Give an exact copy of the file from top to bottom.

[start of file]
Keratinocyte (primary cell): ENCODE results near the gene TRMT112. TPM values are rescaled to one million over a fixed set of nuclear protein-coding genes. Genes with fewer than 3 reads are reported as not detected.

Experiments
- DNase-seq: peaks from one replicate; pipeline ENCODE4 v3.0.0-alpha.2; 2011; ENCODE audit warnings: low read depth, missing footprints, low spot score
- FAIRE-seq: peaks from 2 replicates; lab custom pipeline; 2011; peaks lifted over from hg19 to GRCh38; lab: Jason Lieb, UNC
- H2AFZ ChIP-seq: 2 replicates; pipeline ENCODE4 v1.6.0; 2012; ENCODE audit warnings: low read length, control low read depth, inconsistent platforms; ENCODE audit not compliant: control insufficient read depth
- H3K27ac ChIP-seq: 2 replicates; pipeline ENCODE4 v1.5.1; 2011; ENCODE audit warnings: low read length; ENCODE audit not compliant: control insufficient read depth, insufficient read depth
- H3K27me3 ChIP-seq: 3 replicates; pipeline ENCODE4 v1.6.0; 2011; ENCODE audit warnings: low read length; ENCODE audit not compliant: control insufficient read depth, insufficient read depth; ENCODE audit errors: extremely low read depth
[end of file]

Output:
Keratinocyte (primary cell): ENCODE results near the gene TRMT112. TPM values are rescaled to one million over a fixed set of nuclear protein-coding genes. Genes with fewer than 3 reads are reported as not detected.

Experiments
- DNase-seq: peaks from one replicate; pipeline ENCODE4 v3.0.0-alpha.2; 2011; ENCODE audit warnings: low read depth, missing footprints, low spot score
- FAIRE-seq: peaks from 2 replicates; lab custom pipeline; 2011; peaks lifted over from hg19 to GRCh38; lab: Jason Lieb, UNC
- H2AFZ ChIP-seq: 2 replicates; pipeline ENCODE4 v1.6.0; 2012; ENCODE audit warnings: low read length, control low read depth, inconsistent platforms; ENCODE audit not compliant: control insufficient read depth
- H3K27ac ChIP-seq: 2 replicates; pipeline ENCODE4 v1.5.1; 2011; ENCODE audit warnings: low read length; ENCODE audit not compliant: control insufficient read depth, insufficient read depth
- H3K27me3 ChIP-seq: 3 replicates; pipeline ENCODE4 v1.6.0; 2011; ENCODE audit warnings: low read length; ENCODE audit not compliant: control insufficient read depth, insufficient read depth; ENCODE audit errors: extremely low read depth